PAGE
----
The Chinese Communist Party is no fan of cryptocurrencies. Ten regulators have piled on in the People’s Republic, explicitly declaring all crypto activity to be illegal. It underlines the shortcomings of the asset class, but also – unintentionally – some of its appeal.
Beijing’s ongoing crackdown is partly about curtailing capital flight via digital assets, perhaps a heightened risk right now because of worries about losses at property group China Evergrande. It’s also about financial stability, a concern even in, say, the United States. Cryptocurrencies are less useful if using them makes people criminals. The market reaction, a fall in the value of bitcoin and similar tokens, also suggests a closer relationship with traditional financial markets than proponents like to admit.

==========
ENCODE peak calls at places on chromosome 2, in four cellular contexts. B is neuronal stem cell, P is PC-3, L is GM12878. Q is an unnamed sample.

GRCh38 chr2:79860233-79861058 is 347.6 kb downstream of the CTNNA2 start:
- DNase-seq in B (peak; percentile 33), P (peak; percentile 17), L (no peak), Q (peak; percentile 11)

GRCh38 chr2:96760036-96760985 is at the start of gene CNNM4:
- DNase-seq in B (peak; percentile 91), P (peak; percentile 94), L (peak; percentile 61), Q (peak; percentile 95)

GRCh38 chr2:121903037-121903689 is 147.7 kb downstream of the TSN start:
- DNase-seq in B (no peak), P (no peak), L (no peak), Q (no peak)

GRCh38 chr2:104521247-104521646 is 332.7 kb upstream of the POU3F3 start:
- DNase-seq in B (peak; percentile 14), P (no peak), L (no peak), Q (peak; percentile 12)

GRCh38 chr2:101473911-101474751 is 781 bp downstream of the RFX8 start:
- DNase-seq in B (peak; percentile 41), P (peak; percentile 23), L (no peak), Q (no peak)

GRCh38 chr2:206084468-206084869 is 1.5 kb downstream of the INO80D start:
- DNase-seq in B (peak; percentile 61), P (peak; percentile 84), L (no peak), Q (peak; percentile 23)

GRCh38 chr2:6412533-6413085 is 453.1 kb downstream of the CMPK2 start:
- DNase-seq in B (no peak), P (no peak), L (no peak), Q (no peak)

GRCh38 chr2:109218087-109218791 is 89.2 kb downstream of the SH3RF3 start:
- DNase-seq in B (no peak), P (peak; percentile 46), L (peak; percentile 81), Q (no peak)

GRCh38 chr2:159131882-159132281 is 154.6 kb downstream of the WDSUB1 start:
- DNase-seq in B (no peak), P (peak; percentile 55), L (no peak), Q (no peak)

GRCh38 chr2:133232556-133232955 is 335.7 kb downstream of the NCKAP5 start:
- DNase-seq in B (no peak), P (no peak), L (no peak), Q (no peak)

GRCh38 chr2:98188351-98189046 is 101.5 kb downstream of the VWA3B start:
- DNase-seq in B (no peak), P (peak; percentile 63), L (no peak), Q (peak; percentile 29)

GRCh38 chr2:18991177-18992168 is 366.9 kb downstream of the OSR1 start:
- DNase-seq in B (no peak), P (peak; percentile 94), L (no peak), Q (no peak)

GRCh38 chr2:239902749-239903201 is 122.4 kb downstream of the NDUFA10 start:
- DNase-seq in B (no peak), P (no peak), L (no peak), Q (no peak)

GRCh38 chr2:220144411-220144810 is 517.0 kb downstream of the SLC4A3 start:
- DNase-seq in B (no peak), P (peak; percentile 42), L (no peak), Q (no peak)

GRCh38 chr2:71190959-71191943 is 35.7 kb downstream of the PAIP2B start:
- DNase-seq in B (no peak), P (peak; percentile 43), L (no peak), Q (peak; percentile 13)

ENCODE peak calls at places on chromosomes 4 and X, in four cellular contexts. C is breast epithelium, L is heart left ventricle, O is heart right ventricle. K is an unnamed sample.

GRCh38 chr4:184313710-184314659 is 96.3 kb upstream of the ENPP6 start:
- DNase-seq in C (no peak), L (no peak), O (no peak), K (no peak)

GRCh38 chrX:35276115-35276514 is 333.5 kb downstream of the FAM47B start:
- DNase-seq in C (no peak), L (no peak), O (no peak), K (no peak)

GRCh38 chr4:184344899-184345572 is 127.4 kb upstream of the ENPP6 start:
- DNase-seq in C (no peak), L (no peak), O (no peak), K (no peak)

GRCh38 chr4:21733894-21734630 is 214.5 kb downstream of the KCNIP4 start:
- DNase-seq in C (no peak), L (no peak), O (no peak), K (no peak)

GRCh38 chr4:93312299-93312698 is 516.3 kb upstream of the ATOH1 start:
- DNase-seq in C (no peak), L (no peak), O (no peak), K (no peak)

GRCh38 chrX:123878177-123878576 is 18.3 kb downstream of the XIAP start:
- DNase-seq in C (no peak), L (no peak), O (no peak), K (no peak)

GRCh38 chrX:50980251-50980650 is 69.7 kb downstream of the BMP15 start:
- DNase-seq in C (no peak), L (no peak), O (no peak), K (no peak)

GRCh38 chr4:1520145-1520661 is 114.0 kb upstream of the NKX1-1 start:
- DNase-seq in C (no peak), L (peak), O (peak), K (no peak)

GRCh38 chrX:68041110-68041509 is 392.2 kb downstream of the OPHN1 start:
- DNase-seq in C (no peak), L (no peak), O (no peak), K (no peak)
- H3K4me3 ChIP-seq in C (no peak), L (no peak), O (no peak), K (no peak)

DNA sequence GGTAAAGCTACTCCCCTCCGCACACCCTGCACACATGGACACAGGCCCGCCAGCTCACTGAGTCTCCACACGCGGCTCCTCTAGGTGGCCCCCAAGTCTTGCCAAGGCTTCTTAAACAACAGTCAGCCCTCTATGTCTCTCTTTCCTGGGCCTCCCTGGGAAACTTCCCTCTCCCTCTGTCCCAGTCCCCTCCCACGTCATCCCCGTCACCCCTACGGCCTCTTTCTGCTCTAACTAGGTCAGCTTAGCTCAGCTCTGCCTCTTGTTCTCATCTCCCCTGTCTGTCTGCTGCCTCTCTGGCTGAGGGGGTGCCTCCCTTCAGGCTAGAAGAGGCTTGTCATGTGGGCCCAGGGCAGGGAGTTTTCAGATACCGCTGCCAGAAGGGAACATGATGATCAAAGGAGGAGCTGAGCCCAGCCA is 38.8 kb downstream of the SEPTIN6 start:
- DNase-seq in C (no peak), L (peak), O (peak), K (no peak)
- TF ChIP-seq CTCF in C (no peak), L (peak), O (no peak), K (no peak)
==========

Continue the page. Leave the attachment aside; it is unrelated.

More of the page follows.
Still, cheerleaders see the asset class as a challenge to government-issued fiat currencies. China’s wariness of the decentralized crypto model betrays the fear of losing control. In that sense, the ban burnishes the insurgent credentials of bitcoin and its ilk. That’s no reason for most people to love crypto, but it’s enough to keep believers believing.
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